Picking Up The Tab

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UPDATE: More Dinners

Earlier: He’s To Come Back With A few More Answers

36 thoughts on “Picking Up The Tab

    1. Rob

      I actually thought they had learnt, in that they learnt that they always get away with it.

      I’m surprised that he’s resigned, despite it being the appropriate outcome.

      Now, we just need a rule barring any entity connected to someone who has had findings of corruption made against them from being granted public contracts.

  1. LeopoldGloom

    Maybe he listened to himself because no multimillionaire’s teenage daughter (a) wants to have lunch in the Dail restaurant and (b) would expect it to be paid for by a minister. The absurdity of it all!

  2. Ronan

    Wow!

    This must be a record in terms of days of pressure before a minister resigns. The national broadband plan wouldn’t have survived with Naughton in charge (and still might not).

    It’s *almost* accountability. The difference here is breaking an EU rule, instead of an Irish one.

    Interesting to see if any backbone providers now challenge the process with EU authorities.

    1. phil

      Now Im not saying its happening here, but in the UK they discovered a scam, the short and simplified story is , say 3 public contracts , and 3 big companies with the skill and capacity to do the job, Company A puts in a bid for x2 the fair price, B & C puts in a bid for x6 times the fair price. A wins the contract, the Public contract comes up for bidding, company B puts in a bid for x2 the fair price and company A & C puts in a bid for x6 times the fair price and B wins the contract. After that its company C’s turn.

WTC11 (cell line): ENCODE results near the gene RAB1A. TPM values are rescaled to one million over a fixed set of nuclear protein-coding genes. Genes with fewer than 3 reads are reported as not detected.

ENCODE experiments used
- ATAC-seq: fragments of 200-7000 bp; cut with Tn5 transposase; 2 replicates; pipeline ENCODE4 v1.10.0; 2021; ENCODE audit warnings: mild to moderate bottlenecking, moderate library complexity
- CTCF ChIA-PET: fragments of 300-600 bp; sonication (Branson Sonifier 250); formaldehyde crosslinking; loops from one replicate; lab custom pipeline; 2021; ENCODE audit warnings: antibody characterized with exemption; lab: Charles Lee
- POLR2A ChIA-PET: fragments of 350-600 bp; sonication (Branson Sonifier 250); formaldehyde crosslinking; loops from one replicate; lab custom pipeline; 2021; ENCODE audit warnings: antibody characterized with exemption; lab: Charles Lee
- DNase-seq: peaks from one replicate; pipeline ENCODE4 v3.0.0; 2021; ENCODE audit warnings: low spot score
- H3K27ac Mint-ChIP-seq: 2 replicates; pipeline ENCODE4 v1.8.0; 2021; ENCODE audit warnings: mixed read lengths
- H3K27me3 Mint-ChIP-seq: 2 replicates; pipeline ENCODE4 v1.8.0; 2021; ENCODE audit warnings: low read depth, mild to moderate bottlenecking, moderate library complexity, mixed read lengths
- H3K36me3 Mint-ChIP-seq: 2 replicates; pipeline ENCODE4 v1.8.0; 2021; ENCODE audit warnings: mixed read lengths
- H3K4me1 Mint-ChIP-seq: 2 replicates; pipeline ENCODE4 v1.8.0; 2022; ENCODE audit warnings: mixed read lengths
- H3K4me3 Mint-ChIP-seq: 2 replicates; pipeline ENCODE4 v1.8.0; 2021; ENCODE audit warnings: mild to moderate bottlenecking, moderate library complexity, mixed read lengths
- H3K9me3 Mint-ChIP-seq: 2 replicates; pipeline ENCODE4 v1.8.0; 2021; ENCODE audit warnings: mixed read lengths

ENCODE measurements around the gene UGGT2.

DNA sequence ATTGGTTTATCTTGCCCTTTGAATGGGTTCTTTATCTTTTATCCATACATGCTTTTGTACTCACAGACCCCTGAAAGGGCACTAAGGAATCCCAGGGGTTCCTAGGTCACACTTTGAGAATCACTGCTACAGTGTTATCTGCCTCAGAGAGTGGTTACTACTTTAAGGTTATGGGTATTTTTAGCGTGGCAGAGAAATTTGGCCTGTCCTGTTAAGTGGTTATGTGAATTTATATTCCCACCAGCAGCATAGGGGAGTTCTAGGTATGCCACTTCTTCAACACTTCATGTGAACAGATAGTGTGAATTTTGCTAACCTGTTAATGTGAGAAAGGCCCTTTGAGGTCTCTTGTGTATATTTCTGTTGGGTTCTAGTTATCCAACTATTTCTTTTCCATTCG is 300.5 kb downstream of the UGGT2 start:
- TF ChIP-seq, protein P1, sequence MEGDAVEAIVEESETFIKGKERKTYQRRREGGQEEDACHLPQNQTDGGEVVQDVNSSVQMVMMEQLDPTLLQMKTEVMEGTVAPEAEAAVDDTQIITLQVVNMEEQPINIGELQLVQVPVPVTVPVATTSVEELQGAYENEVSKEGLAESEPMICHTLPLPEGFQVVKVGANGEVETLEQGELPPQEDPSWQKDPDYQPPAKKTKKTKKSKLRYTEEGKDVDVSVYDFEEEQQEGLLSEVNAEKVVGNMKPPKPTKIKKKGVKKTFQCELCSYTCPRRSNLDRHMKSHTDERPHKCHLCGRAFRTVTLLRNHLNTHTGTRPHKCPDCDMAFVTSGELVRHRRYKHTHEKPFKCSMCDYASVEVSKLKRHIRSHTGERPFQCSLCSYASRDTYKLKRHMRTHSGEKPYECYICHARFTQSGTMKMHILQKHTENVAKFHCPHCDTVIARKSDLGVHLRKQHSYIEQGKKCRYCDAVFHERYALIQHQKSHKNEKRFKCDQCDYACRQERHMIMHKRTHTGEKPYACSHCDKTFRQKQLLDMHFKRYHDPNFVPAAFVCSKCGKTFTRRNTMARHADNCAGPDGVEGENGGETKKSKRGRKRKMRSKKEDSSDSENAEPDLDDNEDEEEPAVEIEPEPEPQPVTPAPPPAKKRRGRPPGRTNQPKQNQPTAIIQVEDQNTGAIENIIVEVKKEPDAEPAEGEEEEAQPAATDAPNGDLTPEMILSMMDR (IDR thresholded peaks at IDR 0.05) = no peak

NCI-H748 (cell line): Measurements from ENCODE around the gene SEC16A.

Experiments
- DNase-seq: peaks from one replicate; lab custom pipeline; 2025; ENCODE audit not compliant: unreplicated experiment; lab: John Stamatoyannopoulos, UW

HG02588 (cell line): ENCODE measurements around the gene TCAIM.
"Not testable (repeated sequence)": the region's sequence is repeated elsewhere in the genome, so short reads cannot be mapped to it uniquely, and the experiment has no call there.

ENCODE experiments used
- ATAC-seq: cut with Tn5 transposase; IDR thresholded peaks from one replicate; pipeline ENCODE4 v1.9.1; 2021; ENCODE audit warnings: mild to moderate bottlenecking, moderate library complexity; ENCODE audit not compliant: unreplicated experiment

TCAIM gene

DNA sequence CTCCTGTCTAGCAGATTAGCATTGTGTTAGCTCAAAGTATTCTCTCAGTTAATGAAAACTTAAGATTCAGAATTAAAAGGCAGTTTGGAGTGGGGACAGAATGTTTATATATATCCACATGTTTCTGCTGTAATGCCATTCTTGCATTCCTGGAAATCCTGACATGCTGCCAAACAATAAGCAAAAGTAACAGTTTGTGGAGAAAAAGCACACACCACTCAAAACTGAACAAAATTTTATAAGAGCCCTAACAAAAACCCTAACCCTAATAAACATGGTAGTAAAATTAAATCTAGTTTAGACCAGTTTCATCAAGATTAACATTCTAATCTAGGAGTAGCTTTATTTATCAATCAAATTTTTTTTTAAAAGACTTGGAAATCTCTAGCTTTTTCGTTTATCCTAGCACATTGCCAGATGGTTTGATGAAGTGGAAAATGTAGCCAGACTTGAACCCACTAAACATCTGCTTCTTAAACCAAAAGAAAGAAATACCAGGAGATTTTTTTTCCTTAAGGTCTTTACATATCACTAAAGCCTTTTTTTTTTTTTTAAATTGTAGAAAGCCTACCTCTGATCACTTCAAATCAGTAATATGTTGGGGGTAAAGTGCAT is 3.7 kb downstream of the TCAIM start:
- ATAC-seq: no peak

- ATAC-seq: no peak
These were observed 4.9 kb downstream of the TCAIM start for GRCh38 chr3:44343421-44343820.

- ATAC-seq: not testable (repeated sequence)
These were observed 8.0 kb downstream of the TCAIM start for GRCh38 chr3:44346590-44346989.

3. Hansel

    I think it important to note the good work done by the fourth estate on this story.

    If only we had this level of quality journalism when former Communications Minister Michael Lowry assisted businessman Denis O’Brien in acquiring a mobile phone licence.

    1. Ronan

      Slam dunk for anyone who spotted it, in fairness.

      You don’t often get evidence of rule bending this unequivocal. Usually there’s a suggestion of impropriety and a questionable calendar of events. Here, there was a blatant public procurement rule break (meeting outside of the process and the provision of gifts – monetary, experience or access) which, while small and the least of our concerns, was the single undeniable fact which unravels the rest.

      That small bit of proof unties the knot that unravels everything.

      I worked on private and public bids for years, and had to do painful training annually on what’s allowed. I wonder is there a Dáil suggestion box I can pop the idea of annual mandatory training into.